A Life's Story

December 01, 2018

A calm, powerful advocate

Former chief of Ontario First Nation was longtime champion for residents suffering from mercury contamination

By Alexandra Paul

With glistening waters the colour of strong tea and stands of thick black spruce, Grassy Narrows sits amid some of the most stunning boreal forest in the world.

The Wabigoon and English river systems that run through it track hundreds of kilometres north of Kenora, through northwestern Ontario and the Winnipeg and Nelson rivers, to Hudson Bay.

David Sone</p><p>Steve Fobister died after suffering from mysterious neurological symptoms he had described as killing him ‘a piece at a time.’ Mercury contamination has been found in rivers near his home.

David Sone

Steve Fobister died after suffering from mysterious neurological symptoms he had described as killing him ‘a piece at a time.’ Mercury contamination has been found in rivers near his home.

For decades, the natural beauty in this Ojibwa First Nation 100 kilometres northeast of Kenora hid an ugly secret; it would rise to the surface every so often, and then slip back out of sight.

Winnipeg and the rest of Canada can thank Steve Fobister for keeping the issue afloat.

As recently as 2017, Ontario secured $85 million for a mercury cleanup. A care home for mercury-poisoning victims is being built there, thanks to him.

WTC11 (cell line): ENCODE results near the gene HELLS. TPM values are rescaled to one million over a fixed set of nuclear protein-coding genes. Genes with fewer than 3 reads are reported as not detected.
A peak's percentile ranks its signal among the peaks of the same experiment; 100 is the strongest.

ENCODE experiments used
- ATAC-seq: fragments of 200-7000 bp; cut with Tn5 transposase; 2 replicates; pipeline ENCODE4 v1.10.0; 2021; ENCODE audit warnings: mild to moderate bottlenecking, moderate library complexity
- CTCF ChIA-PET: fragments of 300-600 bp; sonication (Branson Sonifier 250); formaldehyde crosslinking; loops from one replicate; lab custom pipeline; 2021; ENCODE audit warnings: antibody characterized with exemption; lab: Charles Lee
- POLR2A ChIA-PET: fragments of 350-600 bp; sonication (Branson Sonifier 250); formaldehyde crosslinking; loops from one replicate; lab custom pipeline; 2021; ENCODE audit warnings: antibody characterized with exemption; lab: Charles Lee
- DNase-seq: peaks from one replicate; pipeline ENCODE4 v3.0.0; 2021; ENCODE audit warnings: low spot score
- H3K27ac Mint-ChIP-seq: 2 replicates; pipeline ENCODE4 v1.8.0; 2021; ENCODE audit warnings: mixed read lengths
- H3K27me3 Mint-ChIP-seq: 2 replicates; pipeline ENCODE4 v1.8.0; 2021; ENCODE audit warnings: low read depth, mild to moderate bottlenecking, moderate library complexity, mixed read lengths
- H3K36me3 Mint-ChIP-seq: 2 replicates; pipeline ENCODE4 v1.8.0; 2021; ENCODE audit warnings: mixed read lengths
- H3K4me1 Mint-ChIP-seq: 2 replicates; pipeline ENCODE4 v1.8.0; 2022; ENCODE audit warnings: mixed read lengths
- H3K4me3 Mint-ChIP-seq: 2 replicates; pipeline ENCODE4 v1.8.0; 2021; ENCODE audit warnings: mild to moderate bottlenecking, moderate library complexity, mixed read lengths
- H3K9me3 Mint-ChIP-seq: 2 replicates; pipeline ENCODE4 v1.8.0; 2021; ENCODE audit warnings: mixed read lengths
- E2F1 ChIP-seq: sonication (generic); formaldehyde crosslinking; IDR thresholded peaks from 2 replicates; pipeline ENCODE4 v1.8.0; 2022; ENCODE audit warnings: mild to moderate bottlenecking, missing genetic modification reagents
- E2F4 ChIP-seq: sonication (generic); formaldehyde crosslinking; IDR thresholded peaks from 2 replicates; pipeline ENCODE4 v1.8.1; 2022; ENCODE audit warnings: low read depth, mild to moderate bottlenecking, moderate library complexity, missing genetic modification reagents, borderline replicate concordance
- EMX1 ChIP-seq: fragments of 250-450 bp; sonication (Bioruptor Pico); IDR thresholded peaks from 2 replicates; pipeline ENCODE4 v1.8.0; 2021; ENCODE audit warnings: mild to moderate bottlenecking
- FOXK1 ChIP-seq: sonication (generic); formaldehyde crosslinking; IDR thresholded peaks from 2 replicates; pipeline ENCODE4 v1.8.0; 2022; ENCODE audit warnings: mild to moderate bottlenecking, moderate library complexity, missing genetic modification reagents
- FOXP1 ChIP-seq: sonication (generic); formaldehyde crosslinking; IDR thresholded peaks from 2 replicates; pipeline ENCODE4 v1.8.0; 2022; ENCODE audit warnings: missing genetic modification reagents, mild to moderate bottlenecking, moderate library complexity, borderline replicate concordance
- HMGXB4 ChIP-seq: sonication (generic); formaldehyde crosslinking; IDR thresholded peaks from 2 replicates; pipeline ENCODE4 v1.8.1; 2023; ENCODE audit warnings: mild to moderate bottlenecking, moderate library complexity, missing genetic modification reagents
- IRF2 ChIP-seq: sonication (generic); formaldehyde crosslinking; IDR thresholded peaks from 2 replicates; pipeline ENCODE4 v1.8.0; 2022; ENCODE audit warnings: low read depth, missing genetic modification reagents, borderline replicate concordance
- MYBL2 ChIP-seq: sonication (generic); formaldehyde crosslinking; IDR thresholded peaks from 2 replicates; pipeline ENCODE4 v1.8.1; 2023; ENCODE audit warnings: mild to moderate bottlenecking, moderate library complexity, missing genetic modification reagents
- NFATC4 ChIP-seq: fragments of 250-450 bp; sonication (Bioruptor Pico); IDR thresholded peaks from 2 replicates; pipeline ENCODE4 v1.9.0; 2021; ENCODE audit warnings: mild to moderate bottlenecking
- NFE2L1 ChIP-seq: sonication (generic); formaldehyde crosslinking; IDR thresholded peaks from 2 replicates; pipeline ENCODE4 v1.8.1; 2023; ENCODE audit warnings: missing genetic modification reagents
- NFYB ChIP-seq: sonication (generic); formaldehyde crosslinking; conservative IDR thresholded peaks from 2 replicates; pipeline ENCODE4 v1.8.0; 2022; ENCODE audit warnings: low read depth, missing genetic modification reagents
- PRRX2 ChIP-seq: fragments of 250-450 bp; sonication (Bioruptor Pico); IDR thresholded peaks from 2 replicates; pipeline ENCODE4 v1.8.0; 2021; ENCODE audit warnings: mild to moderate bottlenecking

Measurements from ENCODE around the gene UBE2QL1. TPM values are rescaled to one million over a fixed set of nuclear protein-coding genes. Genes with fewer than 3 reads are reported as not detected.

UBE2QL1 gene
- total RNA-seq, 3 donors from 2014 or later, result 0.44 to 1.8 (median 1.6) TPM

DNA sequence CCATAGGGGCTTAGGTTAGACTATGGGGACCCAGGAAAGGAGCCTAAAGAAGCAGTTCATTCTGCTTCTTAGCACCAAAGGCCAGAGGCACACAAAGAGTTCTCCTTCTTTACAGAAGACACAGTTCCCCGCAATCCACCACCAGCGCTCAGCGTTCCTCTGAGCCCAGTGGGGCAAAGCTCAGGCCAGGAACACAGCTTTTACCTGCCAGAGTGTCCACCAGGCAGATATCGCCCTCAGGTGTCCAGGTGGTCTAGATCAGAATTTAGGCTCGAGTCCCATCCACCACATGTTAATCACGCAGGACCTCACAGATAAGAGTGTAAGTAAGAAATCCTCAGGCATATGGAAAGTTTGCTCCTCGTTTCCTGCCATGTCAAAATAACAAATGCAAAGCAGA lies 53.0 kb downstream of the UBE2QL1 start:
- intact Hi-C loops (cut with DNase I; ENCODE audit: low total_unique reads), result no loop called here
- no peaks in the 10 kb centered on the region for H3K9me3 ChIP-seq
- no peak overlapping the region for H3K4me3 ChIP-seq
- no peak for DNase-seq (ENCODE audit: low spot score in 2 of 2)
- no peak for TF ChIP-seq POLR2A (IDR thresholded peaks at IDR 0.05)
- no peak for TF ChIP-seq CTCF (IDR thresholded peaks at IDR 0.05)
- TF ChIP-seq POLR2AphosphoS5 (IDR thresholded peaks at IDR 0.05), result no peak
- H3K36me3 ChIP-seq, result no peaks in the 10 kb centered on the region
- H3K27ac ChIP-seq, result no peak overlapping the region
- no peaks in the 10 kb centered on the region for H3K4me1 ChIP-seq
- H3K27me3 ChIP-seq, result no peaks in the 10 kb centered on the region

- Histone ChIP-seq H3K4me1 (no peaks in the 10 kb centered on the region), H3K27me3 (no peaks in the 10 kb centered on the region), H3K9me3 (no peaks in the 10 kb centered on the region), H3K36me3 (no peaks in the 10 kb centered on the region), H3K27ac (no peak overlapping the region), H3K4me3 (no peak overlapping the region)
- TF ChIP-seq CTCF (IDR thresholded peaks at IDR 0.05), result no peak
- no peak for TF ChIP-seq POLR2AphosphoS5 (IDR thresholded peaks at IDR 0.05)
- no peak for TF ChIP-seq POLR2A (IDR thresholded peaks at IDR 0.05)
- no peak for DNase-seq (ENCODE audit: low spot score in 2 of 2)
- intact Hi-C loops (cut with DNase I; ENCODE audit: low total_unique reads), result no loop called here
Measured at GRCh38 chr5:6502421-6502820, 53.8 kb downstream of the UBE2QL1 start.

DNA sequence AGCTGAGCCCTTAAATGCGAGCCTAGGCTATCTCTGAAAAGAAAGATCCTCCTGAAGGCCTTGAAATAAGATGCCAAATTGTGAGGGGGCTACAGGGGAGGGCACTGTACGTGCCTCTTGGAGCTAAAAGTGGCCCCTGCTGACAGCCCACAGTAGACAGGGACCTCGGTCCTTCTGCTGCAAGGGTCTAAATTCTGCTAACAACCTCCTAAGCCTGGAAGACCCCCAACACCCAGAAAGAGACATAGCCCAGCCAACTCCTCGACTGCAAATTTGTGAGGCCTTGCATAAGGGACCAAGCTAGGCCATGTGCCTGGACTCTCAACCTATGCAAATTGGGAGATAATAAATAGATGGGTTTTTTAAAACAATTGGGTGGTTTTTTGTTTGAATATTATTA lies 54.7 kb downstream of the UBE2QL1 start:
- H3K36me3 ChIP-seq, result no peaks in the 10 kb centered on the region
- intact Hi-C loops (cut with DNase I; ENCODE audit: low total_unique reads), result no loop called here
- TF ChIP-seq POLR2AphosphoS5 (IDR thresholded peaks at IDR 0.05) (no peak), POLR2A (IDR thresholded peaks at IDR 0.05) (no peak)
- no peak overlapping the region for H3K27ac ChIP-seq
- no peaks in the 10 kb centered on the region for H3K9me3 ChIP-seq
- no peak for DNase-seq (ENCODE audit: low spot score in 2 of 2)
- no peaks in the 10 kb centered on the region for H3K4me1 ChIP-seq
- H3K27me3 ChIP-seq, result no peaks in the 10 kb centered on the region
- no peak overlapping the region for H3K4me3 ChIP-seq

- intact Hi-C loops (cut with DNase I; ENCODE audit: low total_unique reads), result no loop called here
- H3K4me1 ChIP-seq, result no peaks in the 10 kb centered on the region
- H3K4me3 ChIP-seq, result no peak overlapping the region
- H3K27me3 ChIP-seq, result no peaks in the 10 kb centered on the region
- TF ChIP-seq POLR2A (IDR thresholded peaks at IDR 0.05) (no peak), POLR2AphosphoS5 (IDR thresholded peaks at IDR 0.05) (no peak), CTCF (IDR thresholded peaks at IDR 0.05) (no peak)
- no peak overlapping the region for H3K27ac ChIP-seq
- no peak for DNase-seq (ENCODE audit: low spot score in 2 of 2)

Fobister’s longtime fellow advocate, then-Grassy Narrows chief Simon Fobister, called himself a “happy camper for now” with the latest cleanup, but noted there were still concerns about ongoing leaching of the neurotoxin into the water system.

When Steve Fobister, himself a respected former chief of Grassy and grand chief of the Ontario Chiefs, died at Lake of the Woods District Hospital on Oct. 11 at age 66, he was crippled with mysterious neurological symptoms he had described as killing him “a piece at a time.”

Given the history of the place, his family called for an inquest.

In the ’60s, a pulp and paper mill in Dryden dumped 9,000 kilograms of mercury in the English and Wabigoon rivers.

The contamination killed off a thriving fishery and devastated Grassy Narrows and Wabaseemoong (formerly known as Whitedog) First Nations.

Financial compensation packages in the ’80s proved almost impossible to access. That was followed by timber clear cutting, the discovery of drums of mercury buried in the boreal and a damning report documenting the effects of the contamination on people.

For each of those battles, Grassy had Steve Fobister to stand up for them.

“Our beloved Steve died without ever getting the closure of having a government minister look into his eye and admit that he was poisoned by mercury,” Fobister’s niece Sylvia Wapioke told The Canadian Press after his death.

Fobister was born in Dryden on Feb. 22, 1952. He is survived by his wife, Katherine Land, and a large family of children and grandchildren.